Richland, Washington is a company town that sprang up almost overnight in the desert of South Eastern Washington. Its employer is the federal government, and its product is plutonium. The Hanford nuclear site was one of the Manhattan Project sites, and it made the plutonium for the bomb that devastated Nagasaki. Here, the official history is one of scientific achievement, comfortable houses, and good-paying jobs. But it doesn’t include the story of what happened after the bomb was dropped — neither in Japan, nor right there in Washington State. On part one of our two-part season finale, we tell the largely-forgotten story of the most toxic place in America.
You can also find related articles on our website, citedpodcast.com. Including articles by our research assistant, Nicole Yakashiro, including: a detailed Hanford timeline, as well as the colonial history of the Hanford site. Plus, a transcript.
Plus, we have branded mugs. And we’re doing a very simple giveaway. Write a review of Cited on Stitcher or Apple Podcasts, and then email me us a photo to email@example.com. We’ll randomly pick three of the people who email, and send you a free mug.
We’d like to thank historians Sarah Fox, author of “Downwind: A People’s History of the Nuclear West,” as well as Kate Brown, author of “Plutopia: Nuclear Families, Atomic Cities, and the Great Soviet and American Plutonium Disasters.” Check those out, and also check out Michael D’Antonio’s “Atomic Harvest: Hanford and the Lethal Toll of America’s Nuclear Arsenal.” These books were indispensable to us. You can find links to those and others things at citedpodcast.com. But don’t read anything until you hear next week’s episode, because you might read some spoilers.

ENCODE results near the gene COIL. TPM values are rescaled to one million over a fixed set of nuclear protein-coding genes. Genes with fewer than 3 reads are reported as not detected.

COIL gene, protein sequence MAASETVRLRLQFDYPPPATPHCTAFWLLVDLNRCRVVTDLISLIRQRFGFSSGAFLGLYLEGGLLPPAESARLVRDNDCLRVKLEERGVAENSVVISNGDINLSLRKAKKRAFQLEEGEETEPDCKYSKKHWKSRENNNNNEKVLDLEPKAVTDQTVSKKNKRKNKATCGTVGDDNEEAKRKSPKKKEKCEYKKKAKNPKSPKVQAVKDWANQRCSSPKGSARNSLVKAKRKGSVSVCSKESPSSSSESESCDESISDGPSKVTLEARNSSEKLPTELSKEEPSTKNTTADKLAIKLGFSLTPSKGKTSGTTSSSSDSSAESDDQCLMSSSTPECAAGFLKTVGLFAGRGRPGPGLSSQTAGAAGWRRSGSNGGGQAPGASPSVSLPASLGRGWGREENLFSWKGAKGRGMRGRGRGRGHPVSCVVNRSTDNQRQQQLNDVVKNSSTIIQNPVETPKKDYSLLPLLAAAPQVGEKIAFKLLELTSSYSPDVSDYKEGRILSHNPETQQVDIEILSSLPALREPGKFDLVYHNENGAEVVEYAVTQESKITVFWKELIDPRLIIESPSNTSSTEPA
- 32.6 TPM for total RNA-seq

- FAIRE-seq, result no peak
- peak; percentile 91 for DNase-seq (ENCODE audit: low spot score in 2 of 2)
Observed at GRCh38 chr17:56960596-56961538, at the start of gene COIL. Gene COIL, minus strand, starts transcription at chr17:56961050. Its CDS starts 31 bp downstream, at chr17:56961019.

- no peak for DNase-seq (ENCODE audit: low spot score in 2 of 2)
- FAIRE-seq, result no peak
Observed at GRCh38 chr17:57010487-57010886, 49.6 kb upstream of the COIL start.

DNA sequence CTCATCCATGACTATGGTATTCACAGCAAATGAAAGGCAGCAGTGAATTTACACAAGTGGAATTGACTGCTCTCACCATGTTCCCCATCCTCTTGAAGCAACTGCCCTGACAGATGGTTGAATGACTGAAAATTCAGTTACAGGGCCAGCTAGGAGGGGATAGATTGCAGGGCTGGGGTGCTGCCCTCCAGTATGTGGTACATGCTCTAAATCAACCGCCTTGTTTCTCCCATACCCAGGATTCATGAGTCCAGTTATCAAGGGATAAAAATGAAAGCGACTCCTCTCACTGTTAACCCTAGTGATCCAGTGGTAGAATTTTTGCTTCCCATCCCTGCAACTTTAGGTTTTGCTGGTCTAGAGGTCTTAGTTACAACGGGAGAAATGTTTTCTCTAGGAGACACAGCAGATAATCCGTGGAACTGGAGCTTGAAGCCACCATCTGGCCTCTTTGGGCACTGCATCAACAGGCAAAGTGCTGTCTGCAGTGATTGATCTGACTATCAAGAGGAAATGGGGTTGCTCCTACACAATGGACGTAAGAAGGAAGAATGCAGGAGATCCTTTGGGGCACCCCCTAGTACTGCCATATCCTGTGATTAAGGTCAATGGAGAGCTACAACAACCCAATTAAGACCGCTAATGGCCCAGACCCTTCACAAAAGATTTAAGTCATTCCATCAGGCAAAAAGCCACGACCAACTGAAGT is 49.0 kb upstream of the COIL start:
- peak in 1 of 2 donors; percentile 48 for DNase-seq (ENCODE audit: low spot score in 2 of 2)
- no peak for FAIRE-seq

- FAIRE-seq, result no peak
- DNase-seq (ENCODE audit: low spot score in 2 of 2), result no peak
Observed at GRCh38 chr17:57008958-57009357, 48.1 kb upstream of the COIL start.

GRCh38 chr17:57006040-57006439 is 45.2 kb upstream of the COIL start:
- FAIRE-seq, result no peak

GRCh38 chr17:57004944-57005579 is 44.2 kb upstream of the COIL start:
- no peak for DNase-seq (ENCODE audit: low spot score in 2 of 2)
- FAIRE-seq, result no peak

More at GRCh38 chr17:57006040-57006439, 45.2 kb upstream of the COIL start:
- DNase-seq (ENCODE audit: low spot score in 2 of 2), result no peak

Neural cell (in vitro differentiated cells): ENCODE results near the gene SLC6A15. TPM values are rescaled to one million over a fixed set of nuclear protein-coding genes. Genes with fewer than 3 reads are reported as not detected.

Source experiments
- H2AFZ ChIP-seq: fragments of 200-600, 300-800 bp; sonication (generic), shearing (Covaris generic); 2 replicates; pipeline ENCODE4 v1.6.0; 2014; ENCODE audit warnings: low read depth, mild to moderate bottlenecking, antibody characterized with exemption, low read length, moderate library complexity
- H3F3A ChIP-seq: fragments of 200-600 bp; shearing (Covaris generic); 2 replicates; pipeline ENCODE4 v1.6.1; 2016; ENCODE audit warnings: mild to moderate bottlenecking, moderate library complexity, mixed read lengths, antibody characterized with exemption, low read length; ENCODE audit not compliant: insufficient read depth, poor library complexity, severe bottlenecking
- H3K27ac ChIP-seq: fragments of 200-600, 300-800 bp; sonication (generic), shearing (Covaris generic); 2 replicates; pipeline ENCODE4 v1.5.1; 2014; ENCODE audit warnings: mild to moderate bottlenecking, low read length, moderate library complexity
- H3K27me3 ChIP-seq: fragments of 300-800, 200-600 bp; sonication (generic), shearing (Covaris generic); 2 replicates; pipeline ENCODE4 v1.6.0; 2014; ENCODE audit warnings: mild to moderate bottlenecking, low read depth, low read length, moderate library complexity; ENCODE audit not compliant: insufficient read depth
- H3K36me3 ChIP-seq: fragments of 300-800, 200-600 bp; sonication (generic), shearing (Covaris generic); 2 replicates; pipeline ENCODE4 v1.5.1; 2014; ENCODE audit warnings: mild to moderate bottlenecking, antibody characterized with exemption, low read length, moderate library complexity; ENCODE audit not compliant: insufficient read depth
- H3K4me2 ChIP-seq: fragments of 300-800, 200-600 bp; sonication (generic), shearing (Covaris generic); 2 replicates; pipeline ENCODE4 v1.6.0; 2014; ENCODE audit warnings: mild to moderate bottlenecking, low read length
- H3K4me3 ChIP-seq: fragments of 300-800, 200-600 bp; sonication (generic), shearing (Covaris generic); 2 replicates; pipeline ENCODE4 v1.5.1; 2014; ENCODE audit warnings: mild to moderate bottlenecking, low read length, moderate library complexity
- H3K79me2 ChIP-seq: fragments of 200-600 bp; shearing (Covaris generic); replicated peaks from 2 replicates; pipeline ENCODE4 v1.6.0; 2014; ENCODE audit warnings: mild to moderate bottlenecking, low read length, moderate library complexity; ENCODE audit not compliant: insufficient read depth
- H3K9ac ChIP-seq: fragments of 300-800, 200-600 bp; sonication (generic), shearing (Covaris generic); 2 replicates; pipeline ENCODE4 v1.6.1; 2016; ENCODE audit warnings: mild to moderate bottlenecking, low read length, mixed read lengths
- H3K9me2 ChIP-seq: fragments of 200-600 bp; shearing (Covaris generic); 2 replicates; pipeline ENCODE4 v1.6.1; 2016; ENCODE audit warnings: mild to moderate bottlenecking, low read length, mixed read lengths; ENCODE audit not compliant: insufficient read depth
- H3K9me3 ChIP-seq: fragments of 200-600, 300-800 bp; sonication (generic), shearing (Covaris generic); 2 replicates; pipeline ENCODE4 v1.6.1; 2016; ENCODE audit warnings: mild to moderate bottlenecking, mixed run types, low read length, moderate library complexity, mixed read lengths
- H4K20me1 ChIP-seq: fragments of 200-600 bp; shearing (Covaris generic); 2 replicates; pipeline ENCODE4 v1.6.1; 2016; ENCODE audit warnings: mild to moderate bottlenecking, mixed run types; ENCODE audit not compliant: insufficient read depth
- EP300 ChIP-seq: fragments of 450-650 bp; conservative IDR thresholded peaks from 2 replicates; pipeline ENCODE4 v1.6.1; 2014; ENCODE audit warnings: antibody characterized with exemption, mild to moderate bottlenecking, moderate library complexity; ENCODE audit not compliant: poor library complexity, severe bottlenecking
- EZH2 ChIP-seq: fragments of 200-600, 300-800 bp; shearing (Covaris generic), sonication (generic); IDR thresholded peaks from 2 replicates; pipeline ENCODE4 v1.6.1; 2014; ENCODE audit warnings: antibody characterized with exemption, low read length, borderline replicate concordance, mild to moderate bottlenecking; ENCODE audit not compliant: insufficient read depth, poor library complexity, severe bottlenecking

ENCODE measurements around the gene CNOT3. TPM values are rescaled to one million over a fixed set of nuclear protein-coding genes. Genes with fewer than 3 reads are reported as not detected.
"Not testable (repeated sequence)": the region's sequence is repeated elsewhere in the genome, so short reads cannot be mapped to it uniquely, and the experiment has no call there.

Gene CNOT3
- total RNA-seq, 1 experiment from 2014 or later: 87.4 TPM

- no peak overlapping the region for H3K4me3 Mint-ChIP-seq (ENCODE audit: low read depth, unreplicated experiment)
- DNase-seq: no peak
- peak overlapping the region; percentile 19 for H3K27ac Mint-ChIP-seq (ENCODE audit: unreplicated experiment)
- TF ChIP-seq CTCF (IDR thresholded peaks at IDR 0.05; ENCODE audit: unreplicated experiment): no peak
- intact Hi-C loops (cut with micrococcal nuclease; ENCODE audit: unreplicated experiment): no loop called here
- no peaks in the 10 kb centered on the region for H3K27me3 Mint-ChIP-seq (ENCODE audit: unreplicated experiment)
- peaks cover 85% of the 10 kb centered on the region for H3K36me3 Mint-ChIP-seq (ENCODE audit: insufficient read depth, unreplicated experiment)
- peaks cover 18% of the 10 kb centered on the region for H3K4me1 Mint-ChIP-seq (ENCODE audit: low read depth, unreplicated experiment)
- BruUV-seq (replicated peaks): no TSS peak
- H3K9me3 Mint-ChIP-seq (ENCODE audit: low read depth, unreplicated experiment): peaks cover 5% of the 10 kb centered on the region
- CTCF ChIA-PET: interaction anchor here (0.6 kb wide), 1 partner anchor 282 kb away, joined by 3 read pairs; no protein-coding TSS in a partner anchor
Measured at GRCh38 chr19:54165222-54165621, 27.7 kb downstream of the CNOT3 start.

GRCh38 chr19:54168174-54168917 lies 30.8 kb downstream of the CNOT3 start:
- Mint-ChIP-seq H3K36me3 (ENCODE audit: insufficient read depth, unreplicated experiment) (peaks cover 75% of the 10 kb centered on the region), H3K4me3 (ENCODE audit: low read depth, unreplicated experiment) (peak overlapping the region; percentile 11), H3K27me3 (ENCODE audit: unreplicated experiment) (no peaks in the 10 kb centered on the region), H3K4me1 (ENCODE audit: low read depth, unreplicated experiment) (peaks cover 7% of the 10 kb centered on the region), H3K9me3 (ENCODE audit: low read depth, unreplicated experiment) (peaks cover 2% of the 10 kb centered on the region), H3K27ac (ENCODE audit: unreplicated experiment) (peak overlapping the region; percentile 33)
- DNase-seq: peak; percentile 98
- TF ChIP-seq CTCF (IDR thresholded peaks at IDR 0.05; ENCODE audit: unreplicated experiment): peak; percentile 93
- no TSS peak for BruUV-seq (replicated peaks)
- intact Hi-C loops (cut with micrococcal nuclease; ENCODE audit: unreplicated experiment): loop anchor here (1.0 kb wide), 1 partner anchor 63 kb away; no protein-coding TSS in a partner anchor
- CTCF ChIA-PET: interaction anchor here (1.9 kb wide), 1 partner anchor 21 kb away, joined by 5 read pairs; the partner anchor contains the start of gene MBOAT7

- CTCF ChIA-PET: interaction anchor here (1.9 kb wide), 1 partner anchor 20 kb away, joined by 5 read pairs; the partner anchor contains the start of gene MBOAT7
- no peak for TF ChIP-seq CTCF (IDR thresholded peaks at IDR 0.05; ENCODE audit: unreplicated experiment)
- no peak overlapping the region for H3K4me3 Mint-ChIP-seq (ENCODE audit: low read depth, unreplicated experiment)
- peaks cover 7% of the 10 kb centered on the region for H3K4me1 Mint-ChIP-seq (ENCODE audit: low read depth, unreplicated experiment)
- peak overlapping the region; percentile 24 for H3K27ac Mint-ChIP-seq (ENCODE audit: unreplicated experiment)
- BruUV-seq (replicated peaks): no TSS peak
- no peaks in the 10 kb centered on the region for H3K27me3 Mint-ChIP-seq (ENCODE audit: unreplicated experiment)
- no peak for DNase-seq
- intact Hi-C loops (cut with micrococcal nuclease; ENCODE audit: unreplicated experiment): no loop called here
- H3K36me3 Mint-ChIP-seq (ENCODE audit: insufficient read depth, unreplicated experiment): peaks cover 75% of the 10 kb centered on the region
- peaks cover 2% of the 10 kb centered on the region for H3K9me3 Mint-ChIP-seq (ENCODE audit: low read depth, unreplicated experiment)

Thanks to the many others we talked to along the way– including historians Linda M. Richards and Robert Franklin. As well as, Pat Hoover, Trisha Pritikin, Tom Carpenter, John Fox, and Maynard Plahuta.
This episode was funded in part by the Social Science and Humanities Research Council. It’s part of a larger project on the politics of historical commemoration. Professor Eagle Glassheim at the University of British Columbia is the academic lead on that project.
Cited is produced out of the Centre of Ethics at the University of Toronto, which is on the traditional land of Mississaugas of the Credit, the Anishnabeg, the Chippewa, the Haudenosaunee and the Wendat Peoples. Cited is also produced out of the Michael Smith Laboratories at the University of British Columbia — that’s on the unceded territories of the Musqueam, Squamish, and Tsleil-Waututh Nations.